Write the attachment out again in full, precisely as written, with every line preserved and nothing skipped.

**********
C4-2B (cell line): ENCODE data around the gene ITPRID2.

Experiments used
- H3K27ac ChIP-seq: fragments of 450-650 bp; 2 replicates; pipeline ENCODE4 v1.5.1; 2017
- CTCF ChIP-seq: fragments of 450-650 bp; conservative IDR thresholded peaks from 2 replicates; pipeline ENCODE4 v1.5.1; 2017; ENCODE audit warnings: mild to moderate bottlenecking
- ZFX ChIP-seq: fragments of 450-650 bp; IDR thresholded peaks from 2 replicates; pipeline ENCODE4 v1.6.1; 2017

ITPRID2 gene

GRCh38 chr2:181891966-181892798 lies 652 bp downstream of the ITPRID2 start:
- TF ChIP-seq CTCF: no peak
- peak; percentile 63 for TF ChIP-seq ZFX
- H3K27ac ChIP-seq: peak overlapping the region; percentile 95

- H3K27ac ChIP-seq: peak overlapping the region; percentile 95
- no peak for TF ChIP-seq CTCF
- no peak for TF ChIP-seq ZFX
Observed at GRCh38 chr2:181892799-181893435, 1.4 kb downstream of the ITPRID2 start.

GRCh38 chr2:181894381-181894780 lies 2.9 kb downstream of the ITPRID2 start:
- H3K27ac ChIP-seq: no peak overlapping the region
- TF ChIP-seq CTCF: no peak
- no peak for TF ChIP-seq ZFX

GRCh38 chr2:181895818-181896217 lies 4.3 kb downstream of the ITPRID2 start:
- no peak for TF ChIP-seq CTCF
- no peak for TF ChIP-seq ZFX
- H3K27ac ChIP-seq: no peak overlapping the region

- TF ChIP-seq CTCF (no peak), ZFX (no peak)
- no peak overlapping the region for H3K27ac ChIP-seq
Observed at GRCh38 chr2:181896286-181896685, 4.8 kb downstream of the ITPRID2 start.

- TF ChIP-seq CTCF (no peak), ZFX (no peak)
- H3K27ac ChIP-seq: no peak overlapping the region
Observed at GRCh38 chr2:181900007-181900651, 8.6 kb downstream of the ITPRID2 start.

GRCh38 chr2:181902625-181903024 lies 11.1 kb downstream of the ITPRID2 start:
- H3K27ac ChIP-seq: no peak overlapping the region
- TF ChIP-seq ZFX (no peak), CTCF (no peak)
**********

C4-2B (cell line): ENCODE data around the gene ITPRID2.

Experiments used
- H3K27ac ChIP-seq: fragments of 450-650 bp; 2 replicates; pipeline ENCODE4 v1.5.1; 2017
- CTCF ChIP-seq: fragments of 450-650 bp; conservative IDR thresholded peaks from 2 replicates; pipeline ENCODE4 v1.5.1; 2017; ENCODE audit warnings: mild to moderate bottlenecking
- ZFX ChIP-seq: fragments of 450-650 bp; IDR thresholded peaks from 2 replicates; pipeline ENCODE4 v1.6.1; 2017

ITPRID2 gene

GRCh38 chr2:181891966-181892798 lies 652 bp downstream of the ITPRID2 start:
- TF ChIP-seq CTCF: no peak
- peak; percentile 63 for TF ChIP-seq ZFX
- H3K27ac ChIP-seq: peak overlapping the region; percentile 95

- H3K27ac ChIP-seq: peak overlapping the region; percentile 95
- no peak for TF ChIP-seq CTCF
- no peak for TF ChIP-seq ZFX
Observed at GRCh38 chr2:181892799-181893435, 1.4 kb downstream of the ITPRID2 start.

GRCh38 chr2:181894381-181894780 lies 2.9 kb downstream of the ITPRID2 start:
- H3K27ac ChIP-seq: no peak overlapping the region
- TF ChIP-seq CTCF: no peak
- no peak for TF ChIP-seq ZFX

GRCh38 chr2:181895818-181896217 lies 4.3 kb downstream of the ITPRID2 start:
- no peak for TF ChIP-seq CTCF
- no peak for TF ChIP-seq ZFX
- H3K27ac ChIP-seq: no peak overlapping the region

- TF ChIP-seq CTCF (no peak), ZFX (no peak)
- no peak overlapping the region for H3K27ac ChIP-seq
Observed at GRCh38 chr2:181896286-181896685, 4.8 kb downstream of the ITPRID2 start.

- TF ChIP-seq CTCF (no peak), ZFX (no peak)
- H3K27ac ChIP-seq: no peak overlapping the region
Observed at GRCh38 chr2:181900007-181900651, 8.6 kb downstream of the ITPRID2 start.

GRCh38 chr2:181902625-181903024 lies 11.1 kb downstream of the ITPRID2 start:
- H3K27ac ChIP-seq: no peak overlapping the region
- TF ChIP-seq ZFX (no peak), CTCF (no peak)